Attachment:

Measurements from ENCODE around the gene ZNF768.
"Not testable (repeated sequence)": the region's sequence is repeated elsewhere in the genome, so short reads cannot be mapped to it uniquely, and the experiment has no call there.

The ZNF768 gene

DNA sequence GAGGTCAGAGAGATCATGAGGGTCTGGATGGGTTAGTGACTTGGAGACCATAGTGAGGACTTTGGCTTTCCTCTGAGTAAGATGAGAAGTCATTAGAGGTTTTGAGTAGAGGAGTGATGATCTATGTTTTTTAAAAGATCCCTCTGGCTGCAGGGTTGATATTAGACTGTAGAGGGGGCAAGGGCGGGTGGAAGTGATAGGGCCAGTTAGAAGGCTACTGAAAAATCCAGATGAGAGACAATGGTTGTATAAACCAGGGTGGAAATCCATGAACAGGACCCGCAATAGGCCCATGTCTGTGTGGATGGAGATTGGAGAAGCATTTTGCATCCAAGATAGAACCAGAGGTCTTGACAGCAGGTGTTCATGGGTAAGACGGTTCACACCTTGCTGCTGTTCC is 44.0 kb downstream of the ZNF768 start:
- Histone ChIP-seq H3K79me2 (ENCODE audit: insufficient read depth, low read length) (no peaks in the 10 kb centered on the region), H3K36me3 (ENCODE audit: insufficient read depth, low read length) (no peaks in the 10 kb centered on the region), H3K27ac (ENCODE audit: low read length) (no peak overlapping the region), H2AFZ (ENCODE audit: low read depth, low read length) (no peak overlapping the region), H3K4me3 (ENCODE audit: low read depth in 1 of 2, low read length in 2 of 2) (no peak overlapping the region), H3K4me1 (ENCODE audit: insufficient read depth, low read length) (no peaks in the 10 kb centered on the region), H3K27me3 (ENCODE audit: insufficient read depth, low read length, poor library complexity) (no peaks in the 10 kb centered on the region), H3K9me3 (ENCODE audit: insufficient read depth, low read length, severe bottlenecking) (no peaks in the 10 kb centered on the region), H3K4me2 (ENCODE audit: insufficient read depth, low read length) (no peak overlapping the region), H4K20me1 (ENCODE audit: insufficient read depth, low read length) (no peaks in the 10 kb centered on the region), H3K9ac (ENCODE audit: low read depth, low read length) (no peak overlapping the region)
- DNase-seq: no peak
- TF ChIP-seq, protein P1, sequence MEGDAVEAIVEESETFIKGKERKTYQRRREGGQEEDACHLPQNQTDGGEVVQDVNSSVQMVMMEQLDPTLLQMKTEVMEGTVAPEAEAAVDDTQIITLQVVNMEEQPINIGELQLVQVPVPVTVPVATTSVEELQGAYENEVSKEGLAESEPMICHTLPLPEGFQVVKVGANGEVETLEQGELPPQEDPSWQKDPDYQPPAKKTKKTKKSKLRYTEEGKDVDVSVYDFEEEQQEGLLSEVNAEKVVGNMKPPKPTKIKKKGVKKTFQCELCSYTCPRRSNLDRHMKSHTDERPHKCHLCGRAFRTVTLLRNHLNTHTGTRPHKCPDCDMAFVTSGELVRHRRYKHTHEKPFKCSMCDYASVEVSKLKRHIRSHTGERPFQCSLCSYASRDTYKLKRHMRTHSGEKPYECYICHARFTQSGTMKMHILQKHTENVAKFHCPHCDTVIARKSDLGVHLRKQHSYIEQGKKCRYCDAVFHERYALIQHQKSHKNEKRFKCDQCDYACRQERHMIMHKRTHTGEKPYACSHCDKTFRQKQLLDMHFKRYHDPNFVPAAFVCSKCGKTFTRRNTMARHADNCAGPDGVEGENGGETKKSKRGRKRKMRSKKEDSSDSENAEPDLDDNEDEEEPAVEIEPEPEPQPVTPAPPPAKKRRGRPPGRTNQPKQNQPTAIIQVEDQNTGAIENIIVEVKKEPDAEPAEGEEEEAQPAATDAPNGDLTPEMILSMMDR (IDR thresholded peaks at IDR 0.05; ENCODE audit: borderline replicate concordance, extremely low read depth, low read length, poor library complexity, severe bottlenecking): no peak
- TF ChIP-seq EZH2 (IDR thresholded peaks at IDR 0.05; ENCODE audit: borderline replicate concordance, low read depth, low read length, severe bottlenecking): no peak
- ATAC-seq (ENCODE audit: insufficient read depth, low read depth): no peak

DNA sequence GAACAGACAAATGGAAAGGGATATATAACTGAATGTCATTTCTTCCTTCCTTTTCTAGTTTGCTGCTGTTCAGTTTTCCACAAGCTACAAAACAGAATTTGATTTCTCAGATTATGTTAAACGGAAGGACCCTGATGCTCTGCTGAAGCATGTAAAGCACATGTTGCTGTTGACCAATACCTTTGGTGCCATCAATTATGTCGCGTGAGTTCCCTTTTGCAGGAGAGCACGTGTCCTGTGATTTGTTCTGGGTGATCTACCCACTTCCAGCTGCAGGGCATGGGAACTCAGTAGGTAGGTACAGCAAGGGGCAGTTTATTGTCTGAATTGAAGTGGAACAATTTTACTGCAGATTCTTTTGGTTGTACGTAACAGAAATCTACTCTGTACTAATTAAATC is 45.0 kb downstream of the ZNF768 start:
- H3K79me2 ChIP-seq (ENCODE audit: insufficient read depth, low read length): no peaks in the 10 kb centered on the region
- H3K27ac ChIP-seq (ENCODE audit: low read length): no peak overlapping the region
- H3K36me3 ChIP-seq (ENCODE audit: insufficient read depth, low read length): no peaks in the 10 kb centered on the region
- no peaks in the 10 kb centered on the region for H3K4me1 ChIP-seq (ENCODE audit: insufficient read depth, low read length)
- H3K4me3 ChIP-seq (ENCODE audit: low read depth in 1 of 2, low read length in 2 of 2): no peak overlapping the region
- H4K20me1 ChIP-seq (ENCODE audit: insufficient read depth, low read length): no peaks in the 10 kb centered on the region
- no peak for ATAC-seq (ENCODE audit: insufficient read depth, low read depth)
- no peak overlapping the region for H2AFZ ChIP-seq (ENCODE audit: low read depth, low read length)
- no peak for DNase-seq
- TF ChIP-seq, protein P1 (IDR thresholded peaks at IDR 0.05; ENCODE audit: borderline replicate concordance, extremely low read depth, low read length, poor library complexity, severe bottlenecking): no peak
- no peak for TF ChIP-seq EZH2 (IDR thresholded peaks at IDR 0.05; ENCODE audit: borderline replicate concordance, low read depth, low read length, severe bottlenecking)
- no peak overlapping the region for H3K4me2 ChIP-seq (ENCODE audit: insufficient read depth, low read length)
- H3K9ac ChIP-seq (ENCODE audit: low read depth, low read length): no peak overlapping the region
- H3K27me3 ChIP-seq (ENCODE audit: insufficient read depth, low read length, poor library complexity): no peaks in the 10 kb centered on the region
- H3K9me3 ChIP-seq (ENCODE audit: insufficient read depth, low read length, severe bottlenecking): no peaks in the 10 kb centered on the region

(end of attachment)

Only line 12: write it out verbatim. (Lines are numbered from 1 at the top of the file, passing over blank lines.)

- H3K27ac ChIP-seq (ENCODE audit: low read length): no peak overlapping the region